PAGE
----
There are six overlapping phonics phases and children are carefully matched to the phase they need. The information below, adapted from the Letters and Sounds Guidance for Practitioners and Teachers, details what happens in each stage and when it is typically taught.
Phase 1 – Nursery / Reception
Activities are divided into seven aspects, including environmental sounds, instrumental sounds, body sounds, rhythm and rhyme, alliteration, voice sounds and finally oral blending and segmenting.
Phase 2 – Reception
Learning 19 letters of the alphabet and one sound for each. Blending sounds together to make words. Segmenting words into their separate sounds. Beginning to read simple captions.
- Set 1: s, a, t, p
- Set 2: i, n, m, d
- Set 3: g, o, c, k
- Set 4: ck, e, u, r
- Set 5: h, b, f, ff, l, ll, ss
Phase 3 – Reception
The remaining 7 letters of the alphabet, one sound for each. Graphemes such as ch, oo, th representing the remaining phonemes not covered by single letters. Reading captions, sentences and questions. “Tricky Words” are introduced – words that cannot be decoded using phonic knowledge so must be learnt by heart. On completion of this phase, children will have learnt the "simple code", i.e. one grapheme for each phoneme in the English language.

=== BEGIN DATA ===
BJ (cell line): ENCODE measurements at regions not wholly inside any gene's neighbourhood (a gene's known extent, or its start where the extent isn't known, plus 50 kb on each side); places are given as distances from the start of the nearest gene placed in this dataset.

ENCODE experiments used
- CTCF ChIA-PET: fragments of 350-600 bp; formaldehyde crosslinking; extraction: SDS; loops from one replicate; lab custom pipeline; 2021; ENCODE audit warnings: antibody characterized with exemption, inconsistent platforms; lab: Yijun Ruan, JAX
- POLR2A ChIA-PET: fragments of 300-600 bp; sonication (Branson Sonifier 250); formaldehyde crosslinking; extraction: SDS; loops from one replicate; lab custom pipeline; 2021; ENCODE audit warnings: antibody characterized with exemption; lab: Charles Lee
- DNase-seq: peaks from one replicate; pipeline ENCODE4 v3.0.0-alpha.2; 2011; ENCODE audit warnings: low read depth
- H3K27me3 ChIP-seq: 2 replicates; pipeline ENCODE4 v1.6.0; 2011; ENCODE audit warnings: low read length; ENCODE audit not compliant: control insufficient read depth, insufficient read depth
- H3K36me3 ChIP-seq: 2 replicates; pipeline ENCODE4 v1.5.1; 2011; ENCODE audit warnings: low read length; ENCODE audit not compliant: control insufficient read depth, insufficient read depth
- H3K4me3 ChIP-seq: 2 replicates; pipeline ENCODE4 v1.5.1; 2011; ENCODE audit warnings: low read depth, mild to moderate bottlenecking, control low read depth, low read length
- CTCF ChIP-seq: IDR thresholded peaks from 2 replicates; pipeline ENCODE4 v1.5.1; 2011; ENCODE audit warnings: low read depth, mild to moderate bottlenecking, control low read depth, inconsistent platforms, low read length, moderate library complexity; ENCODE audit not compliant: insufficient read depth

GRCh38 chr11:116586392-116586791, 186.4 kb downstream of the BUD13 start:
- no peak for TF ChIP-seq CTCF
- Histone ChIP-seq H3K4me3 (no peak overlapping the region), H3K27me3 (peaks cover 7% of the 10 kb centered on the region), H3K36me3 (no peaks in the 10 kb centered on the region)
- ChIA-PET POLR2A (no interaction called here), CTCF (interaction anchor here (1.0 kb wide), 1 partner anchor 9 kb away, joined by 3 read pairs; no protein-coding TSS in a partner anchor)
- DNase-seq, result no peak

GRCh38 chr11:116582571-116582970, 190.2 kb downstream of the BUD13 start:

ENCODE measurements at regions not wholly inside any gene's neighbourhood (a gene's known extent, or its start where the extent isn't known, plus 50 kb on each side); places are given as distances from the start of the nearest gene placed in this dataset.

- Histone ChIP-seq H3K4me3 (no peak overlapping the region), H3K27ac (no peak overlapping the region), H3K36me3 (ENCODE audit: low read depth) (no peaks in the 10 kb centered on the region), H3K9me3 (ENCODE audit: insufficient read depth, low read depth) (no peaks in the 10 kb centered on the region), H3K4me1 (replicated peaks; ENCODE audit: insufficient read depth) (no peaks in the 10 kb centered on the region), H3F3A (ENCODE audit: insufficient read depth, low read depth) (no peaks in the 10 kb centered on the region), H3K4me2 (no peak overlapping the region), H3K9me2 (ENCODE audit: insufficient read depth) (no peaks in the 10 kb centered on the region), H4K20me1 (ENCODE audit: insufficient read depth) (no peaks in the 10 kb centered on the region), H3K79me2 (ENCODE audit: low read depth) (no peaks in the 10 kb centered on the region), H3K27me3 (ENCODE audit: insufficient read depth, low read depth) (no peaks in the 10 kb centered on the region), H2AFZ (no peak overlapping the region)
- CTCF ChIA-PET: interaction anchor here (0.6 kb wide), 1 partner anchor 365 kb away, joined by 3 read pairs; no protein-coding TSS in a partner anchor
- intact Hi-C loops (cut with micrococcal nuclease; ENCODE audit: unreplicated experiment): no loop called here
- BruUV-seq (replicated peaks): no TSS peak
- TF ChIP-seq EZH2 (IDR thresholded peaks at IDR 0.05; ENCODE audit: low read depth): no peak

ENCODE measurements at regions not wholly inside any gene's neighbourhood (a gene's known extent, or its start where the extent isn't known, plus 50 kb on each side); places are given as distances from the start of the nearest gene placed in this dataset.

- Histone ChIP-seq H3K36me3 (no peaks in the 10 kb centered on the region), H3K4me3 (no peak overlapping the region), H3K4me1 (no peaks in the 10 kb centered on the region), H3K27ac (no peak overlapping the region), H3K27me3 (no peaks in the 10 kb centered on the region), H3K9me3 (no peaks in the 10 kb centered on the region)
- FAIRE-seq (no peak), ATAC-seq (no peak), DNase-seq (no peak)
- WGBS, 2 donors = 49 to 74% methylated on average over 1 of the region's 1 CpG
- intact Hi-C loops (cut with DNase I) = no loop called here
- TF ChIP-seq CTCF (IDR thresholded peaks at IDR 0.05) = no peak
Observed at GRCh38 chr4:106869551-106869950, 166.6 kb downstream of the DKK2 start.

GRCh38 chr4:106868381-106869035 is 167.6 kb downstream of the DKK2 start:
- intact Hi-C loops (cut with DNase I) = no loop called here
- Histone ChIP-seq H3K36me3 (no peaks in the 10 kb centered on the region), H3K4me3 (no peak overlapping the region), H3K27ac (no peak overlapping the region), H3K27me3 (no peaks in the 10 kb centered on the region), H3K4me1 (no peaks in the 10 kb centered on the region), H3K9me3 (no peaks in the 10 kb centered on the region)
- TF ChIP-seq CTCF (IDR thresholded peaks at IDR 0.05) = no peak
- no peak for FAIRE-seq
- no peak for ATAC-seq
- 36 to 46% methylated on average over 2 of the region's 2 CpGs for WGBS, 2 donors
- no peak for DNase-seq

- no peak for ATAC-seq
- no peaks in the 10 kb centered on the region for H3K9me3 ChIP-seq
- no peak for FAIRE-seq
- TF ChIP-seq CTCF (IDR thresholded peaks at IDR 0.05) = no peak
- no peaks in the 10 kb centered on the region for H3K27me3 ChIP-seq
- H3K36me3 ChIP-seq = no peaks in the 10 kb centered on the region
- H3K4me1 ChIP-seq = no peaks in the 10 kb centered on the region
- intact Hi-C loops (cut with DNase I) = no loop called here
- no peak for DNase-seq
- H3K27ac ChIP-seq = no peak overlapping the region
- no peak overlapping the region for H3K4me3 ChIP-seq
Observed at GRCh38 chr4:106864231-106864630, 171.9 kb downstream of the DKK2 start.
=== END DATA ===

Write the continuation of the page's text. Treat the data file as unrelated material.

- Set 6: j, v, w, x
- Set 7: y, z, zz, qu
- Consonant digraphs: ch, sh, th, ng
- Vowel digraphs: ai, ee, igh, oa, oo, ar, or, ur, ow, oi, ear, air, ure, er
Phase 4 – Reception / Year 1
No new grapheme-phoneme correspondences are taught in this phase. Children learn to blend and segment longer words with adjacent consonants, e.g. swim, clap, jump.
Phase 5 – Year 1
Now we move on to the "complex code". Children learn more graphemes for the phonemes which they already know, plus different ways of pronouncing the graphemes they already know.
Phase 6 – Year 2
Children are taught about past tense. They learn to spell polysyllabic words, how to use suffixes, proof read their work and to use/spell contractions. They also learn lots of spelling strategies.